Purpose To evaluate if an individual's locus of control (LOC) predicts various quality of life (QOL) and mental well-being measures. To identify targets that might enhance the overall spiritual well-being and QOL of ovarian cancer patients. Methods Multi-site analysis of women with newly diagnosed stages II-IV ovarian, primary peritoneal or fallopian tube cancer. Patients completed the following surveys: Locus of Control Scale (LOC), Functional Assessment of Chronic Illness Therapy-Ovarian (FACT-O), Functional Assessment of Chronic Illness Therapy - Spiritual (FACIT-Sp), Edmonton Symptom Assessment score (ESAS), Hospital Anxiety Depression Scale (HADS), Templer's Death Anxiety Scale (DAS), and Herth Hope Index (HHI). Regression models were created to examine the effect of LOC upon QOL, symptoms, and other measures of mental well-being. These models adjusted for the effect of site of care, race, and partnership status as potential confounders. Results This study enrolled 104 patients from three separate treatment facilities. After adjusting for site, race and partnership status, higher levels of external LOC predicted decreased QOL (FACT-O) (p < 0.05). Higher levels of external LOC also correlated with increased death anxiety and general anxiety (p ≤ 0.05). Additionally, higher levels of external LOC predicted decreased hope (HHI) (p ≤ 0.01). Discussion Ovarian cancer patients with a high external LOC may be at risk for decreased QOL at the time of their cancer diagnosis. They may also experience higher levels of anxiety and decreased feelings of hope. Identification of these women and interventions designed to increase a woman's sense of control over her situation may improve QOL and overall mental well-being.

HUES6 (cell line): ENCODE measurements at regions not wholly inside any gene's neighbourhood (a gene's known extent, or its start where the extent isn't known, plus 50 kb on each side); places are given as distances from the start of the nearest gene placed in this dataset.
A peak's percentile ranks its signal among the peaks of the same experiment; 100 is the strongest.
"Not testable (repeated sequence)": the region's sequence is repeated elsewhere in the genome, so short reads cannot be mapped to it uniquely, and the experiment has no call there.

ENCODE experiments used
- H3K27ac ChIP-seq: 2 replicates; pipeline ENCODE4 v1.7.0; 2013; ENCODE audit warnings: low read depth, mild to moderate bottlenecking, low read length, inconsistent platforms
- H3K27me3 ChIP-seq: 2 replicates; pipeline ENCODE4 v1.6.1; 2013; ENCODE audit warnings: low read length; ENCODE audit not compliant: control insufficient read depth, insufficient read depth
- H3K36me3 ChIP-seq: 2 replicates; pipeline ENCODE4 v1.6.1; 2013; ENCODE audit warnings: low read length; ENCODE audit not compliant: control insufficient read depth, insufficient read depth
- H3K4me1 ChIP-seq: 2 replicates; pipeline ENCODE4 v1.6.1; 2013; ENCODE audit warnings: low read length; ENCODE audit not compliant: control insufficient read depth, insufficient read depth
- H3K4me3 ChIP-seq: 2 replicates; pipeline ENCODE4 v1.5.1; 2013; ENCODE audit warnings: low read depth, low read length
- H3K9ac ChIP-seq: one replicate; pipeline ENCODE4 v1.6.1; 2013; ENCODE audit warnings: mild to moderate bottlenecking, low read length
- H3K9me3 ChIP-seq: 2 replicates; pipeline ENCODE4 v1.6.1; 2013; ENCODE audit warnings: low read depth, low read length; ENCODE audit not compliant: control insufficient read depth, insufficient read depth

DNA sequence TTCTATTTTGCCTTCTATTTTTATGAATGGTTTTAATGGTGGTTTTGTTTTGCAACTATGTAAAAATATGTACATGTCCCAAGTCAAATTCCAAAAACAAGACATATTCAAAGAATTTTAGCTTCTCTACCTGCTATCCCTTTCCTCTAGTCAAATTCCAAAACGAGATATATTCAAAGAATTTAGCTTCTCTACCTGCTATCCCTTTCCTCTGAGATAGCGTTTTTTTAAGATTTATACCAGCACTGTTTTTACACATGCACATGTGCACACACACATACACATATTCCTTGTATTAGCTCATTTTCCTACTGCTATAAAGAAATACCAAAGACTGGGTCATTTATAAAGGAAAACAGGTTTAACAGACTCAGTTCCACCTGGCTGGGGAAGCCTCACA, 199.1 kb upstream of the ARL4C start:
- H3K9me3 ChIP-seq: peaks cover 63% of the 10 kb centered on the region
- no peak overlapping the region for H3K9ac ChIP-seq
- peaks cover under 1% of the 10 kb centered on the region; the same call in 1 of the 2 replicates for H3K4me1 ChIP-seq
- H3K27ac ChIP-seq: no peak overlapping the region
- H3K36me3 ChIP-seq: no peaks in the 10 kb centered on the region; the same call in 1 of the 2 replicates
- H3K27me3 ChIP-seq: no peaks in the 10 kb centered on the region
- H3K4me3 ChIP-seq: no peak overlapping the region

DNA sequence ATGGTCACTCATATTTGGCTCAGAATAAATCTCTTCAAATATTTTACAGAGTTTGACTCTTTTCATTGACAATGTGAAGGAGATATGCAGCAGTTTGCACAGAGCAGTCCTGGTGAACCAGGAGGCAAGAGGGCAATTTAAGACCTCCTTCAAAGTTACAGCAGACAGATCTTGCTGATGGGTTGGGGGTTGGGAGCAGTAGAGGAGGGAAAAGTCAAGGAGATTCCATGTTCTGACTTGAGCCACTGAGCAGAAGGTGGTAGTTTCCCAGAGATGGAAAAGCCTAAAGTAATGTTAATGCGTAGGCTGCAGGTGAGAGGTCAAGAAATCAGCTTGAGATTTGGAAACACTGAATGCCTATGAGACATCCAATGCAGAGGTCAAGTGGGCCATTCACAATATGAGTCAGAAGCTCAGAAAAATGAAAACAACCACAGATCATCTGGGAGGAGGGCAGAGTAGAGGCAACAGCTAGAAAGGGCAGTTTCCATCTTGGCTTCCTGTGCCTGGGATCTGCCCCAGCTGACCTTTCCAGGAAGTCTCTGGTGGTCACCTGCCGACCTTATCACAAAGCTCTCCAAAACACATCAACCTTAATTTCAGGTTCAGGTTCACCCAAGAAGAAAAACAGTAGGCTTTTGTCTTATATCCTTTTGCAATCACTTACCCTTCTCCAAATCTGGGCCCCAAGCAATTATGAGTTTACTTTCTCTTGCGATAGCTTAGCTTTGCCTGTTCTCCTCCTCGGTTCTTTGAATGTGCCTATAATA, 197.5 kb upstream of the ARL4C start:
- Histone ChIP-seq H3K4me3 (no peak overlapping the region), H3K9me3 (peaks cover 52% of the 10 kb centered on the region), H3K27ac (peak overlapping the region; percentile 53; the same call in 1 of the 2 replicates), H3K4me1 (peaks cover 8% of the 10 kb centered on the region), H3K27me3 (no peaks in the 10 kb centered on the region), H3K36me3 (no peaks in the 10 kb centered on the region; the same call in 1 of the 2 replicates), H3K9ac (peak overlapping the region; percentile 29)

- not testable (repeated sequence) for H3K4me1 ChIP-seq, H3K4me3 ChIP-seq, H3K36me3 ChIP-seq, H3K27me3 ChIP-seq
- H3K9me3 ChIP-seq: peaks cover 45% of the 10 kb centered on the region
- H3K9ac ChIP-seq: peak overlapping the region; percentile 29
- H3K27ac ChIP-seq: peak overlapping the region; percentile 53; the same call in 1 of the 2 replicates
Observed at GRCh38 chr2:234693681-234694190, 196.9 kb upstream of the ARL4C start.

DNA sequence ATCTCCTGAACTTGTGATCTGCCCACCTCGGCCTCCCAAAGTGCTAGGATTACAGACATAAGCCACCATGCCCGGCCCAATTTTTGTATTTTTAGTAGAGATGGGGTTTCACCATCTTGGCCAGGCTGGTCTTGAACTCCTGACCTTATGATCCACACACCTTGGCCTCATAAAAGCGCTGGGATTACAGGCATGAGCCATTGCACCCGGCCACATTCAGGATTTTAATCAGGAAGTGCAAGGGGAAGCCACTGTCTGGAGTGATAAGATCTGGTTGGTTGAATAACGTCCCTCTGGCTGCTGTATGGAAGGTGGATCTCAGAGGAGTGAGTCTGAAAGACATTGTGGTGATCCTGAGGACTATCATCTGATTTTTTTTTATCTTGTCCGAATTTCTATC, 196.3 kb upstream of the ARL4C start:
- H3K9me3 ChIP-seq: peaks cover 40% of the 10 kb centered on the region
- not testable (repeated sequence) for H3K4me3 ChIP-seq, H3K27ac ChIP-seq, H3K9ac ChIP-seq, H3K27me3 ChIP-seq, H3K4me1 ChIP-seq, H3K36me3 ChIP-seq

- Locus of control
- Ovarian cancer